Researchers replaced a gene in zebrafish embryos to find out how it expresses itself when exposed to diabetes. Some of the vials contained a mixture of salmon and human DNA cells. But the big buzz in the research community is how Maryland researchers completely rewired one cell with the DNA of another.
"It is definitely a first step and it is an important first step," said Dr. Ed McCabe, co-director of UCLA's Center for Society and Genetics.
Dr. McCabe says this is the first step to unlocking the mystery of life.
Genome-mapping pioneer J. Craig Venter replaced the entire chromosome of one bacteria with that of another. Those cells rebooted themselves and replicated. While it's still a far cry from the ultimate goal of creating cells completely from scratch, the thought is manmade DNA can be engineered to do things Mother Nature never intended.
"It is science fiction that is moving toward reality," said Dr. McCabe.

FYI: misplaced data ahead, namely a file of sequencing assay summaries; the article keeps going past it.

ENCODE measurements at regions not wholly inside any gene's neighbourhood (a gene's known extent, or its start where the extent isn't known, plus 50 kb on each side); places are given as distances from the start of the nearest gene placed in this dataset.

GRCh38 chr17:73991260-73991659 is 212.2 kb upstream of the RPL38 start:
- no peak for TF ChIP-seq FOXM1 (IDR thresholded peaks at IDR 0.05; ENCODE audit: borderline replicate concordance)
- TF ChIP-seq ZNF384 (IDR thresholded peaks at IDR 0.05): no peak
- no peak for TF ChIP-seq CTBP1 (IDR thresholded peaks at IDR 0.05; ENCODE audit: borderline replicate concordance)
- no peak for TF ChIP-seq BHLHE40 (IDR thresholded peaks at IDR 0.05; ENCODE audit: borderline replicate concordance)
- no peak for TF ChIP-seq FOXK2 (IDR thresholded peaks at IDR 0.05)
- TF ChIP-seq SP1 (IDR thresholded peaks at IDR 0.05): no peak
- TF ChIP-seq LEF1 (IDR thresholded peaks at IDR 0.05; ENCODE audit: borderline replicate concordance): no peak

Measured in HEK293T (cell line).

In a book Dr. McCabe addresses the peril of messing with Mother Nature. Could scientist unleash a superbug or cause ecological damage? Experts agree that all of these questions need to be addressed.
"We have to recognize that we need to move science forward," said Dr. McCabe. "We need to always be discussing the tensions between good uses and evil uses of that technology.
With this kind of science, some people raise the concern about the potential to use synthetic DNA to create bioweapons. But the scientist behind the breakthrough dismisses those concerns explaining that his team are the only ones who know how to manipulate DNA in this way.